Victoria L. Fay, left, and Shellie Grothause are the mothers of the three boys who were the subject of an Amber Alert May 9, 2013.
OTTAWA, Ohio — After finding her sons missing and a strange handgun and blood in her home, Michelle Grothause frantically told a sheriff’s dispatcher to send police to her house.
“I need a deputy to come out to my house. ... We have three children that are missing. There is blood in my house. There is a gun in my house and my car is missing,” Ms. Grothause said in the phone call she made at 5:30 a.m. May 9.
She was so distraught during the call that she couldn’t recall her sons’ ages.
In the ensuing investigation, her sons, Blaine Romes, 14, and Blake Aaron Romes, 17, and Michael Aaron Fay, 17, who also lives in the trailer on North Perry Street, and the Chevrolet HHR owned by Ms. Grothause became the subject of an Amber Alert.
The Fay youth, who is the son of Ms. Grothause’s partner, was arrested later that day in Columbus at a gas station with the car.
Nearly 12 hours after deputies took Ms. Grothause’s phone call, they found the bodies of the Romes brothers, one in a ditch on a county road outside the village and the other in a crawl space under the trailer.
In the call released by the Putnam County Sheriff’s Office on Wednesday, Ms. Grothause said she left her job at an Ottawa appliance factory and went home after she was unable to reach her sons by phone.
She said she found the trailer empty as well as blood and a handgun that didn’t belong there.
Ms. Grothause said in the call on the nonemergency line that she doesn’t own a gun, but she believed it belonged to her partner’s former boyfriend and that the weapon had been put in storage.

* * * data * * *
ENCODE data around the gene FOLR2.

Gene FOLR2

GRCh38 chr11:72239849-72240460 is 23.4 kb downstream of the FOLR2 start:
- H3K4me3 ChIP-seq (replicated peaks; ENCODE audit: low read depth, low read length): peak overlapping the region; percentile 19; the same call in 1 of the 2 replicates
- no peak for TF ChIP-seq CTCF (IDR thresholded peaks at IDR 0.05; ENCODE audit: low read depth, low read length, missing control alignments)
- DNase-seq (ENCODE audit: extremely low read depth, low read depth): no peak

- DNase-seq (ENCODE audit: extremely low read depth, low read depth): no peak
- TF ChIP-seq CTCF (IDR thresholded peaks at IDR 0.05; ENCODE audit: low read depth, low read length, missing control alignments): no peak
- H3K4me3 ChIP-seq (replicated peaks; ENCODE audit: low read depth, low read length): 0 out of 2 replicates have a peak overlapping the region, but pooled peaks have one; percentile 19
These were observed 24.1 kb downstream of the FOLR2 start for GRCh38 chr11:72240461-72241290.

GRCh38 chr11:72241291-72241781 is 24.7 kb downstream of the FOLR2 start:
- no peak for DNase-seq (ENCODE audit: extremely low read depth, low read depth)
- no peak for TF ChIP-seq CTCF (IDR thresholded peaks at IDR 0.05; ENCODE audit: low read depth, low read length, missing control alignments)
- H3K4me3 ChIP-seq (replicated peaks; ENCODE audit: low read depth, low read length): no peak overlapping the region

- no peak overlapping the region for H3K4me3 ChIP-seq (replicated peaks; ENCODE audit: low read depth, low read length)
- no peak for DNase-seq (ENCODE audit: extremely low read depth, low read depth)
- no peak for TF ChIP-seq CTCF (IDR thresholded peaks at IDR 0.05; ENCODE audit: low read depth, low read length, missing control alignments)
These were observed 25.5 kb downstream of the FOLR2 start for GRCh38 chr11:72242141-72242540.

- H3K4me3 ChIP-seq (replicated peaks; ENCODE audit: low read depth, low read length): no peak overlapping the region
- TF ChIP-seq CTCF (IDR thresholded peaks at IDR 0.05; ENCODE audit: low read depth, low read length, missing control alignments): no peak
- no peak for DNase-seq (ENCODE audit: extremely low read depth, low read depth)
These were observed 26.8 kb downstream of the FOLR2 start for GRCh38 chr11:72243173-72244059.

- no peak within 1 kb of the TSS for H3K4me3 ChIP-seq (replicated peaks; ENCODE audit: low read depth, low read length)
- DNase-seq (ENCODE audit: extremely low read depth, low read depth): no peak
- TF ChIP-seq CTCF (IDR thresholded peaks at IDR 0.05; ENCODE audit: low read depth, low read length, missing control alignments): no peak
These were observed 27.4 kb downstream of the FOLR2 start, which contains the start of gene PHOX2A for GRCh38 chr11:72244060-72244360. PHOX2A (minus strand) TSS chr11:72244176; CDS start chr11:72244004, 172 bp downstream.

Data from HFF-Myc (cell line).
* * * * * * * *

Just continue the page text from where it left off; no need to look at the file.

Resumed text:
Sheriff’s office phone logs released Wednesday also show that authorities feared the worst after stepping into the family trailer and seeing the crime scene.
The investigation and search for the teens quickly spread outside the village and county.
Shortly before 6 a.m., police began calling hospitals to see if the teenagers had been taken to emergency rooms because of the amount of blood found in the trailer.
Looking for Ms. Grothause’s silver HHR, officers went to a home on State Rt. 15 and another residence in Elida, Ohio.
A storage locker business in the Allen County community also was searched because the handgun found in the trailer had been stored there.
In a 6:30 a.m. posting, police asked for a canine tracking unit because “muddy clothes” were found in the trailer.
“Could turn into a possible homicide investigation,” according to the call sheet posting at 7 a.m., four hours before the department issued the Amber Alert.
Officers talked to the superintendent of Ottawa-Glandorf Schools, where the Romes brothers attended classes, and to the Fay youth’s high school in Elida, the report said.
Police called authorities in Logan County, Ohio, to send officers to a campground to look for the vehicle.
Other law enforcement agencies were sent to look for the HHR at roadside rest areas in Delaware County, north of Columbus.
After the Fay youth and the vehicle were found in Columbus, the dispatch log said authorities were notified to “check for bodies, not just people walking around.”
In her call to the sheriff’s office, Ms. Grothause told the dispatcher she was en route back to her residence after picking up Vickie Fay, who is her partner and the mother of the Fay youth.
The women, who live together, work the night shift at the Whirlpool plant in Ottawa.
Blaine Romes, who was an eighth grader at the elementary in Ottawa, was supposed to be at the elementary in nearby Glandorf to join classmates for a trip to Washington.
She told the dispatcher that she went home after she couldn’t reach him on the phone.
So far, the Fay youth is only charged with delinquency in connection with grand theft for allegedly stealing the HHR that was taken from the trailer.
He pleaded not guilty during a hearing Friday in Putnam County Juvenile Court.
Gary Lammers, Putnam County prosecutor, said he planned to meet this week with investigators to review reports and the case file, and that his office could pursue additional charges, possibly early next week.
Mr. Lammers has not provided a motive for the crimes.
Contact Mark Reiter at: firstname.lastname@example.org or 419-724-6199.